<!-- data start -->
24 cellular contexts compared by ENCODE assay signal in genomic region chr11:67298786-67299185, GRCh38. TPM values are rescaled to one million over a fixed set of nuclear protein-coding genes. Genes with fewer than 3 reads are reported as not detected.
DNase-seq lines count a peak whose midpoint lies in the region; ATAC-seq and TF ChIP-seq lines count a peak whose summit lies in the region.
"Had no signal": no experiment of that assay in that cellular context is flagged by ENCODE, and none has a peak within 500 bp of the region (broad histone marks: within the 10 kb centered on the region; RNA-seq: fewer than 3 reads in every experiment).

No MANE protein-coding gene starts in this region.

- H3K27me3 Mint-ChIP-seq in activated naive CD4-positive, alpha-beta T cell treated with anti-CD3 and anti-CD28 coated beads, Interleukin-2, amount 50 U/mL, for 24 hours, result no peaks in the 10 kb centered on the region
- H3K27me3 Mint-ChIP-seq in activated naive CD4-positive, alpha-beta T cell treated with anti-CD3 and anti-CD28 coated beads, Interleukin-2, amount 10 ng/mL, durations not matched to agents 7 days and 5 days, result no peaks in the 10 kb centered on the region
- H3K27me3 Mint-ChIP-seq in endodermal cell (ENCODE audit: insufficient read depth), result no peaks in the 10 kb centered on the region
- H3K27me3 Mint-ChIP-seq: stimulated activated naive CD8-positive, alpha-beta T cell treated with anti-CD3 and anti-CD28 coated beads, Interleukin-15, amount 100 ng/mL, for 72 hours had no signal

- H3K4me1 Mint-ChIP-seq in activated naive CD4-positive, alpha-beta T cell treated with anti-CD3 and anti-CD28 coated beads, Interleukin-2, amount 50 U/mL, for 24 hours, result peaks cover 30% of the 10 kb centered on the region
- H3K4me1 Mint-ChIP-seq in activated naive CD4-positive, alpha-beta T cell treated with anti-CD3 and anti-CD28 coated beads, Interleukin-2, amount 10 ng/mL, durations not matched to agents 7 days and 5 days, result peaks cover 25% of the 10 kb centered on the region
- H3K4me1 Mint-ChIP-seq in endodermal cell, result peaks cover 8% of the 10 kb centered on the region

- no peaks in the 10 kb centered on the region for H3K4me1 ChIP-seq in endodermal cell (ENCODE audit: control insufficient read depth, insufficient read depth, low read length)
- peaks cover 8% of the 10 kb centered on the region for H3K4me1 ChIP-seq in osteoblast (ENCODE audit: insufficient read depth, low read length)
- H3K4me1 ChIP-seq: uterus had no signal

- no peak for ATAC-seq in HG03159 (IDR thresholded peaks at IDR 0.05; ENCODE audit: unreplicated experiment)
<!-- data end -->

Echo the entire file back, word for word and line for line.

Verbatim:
24 cellular contexts compared by ENCODE assay signal in genomic region chr11:67298786-67299185, GRCh38. TPM values are rescaled to one million over a fixed set of nuclear protein-coding genes. Genes with fewer than 3 reads are reported as not detected.
DNase-seq lines count a peak whose midpoint lies in the region; ATAC-seq and TF ChIP-seq lines count a peak whose summit lies in the region.
"Had no signal": no experiment of that assay in that cellular context is flagged by ENCODE, and none has a peak within 500 bp of the region (broad histone marks: within the 10 kb centered on the region; RNA-seq: fewer than 3 reads in every experiment).

No MANE protein-coding gene starts in this region.

- H3K27me3 Mint-ChIP-seq in activated naive CD4-positive, alpha-beta T cell treated with anti-CD3 and anti-CD28 coated beads, Interleukin-2, amount 50 U/mL, for 24 hours, result no peaks in the 10 kb centered on the region
- H3K27me3 Mint-ChIP-seq in activated naive CD4-positive, alpha-beta T cell treated with anti-CD3 and anti-CD28 coated beads, Interleukin-2, amount 10 ng/mL, durations not matched to agents 7 days and 5 days, result no peaks in the 10 kb centered on the region
- H3K27me3 Mint-ChIP-seq in endodermal cell (ENCODE audit: insufficient read depth), result no peaks in the 10 kb centered on the region
- H3K27me3 Mint-ChIP-seq: stimulated activated naive CD8-positive, alpha-beta T cell treated with anti-CD3 and anti-CD28 coated beads, Interleukin-15, amount 100 ng/mL, for 72 hours had no signal

- H3K4me1 Mint-ChIP-seq in activated naive CD4-positive, alpha-beta T cell treated with anti-CD3 and anti-CD28 coated beads, Interleukin-2, amount 50 U/mL, for 24 hours, result peaks cover 30% of the 10 kb centered on the region
- H3K4me1 Mint-ChIP-seq in activated naive CD4-positive, alpha-beta T cell treated with anti-CD3 and anti-CD28 coated beads, Interleukin-2, amount 10 ng/mL, durations not matched to agents 7 days and 5 days, result peaks cover 25% of the 10 kb centered on the region
- H3K4me1 Mint-ChIP-seq in endodermal cell, result peaks cover 8% of the 10 kb centered on the region

- no peaks in the 10 kb centered on the region for H3K4me1 ChIP-seq in endodermal cell (ENCODE audit: control insufficient read depth, insufficient read depth, low read length)
- peaks cover 8% of the 10 kb centered on the region for H3K4me1 ChIP-seq in osteoblast (ENCODE audit: insufficient read depth, low read length)
- H3K4me1 ChIP-seq: uterus had no signal

- no peak for ATAC-seq in HG03159 (IDR thresholded peaks at IDR 0.05; ENCODE audit: unreplicated experiment)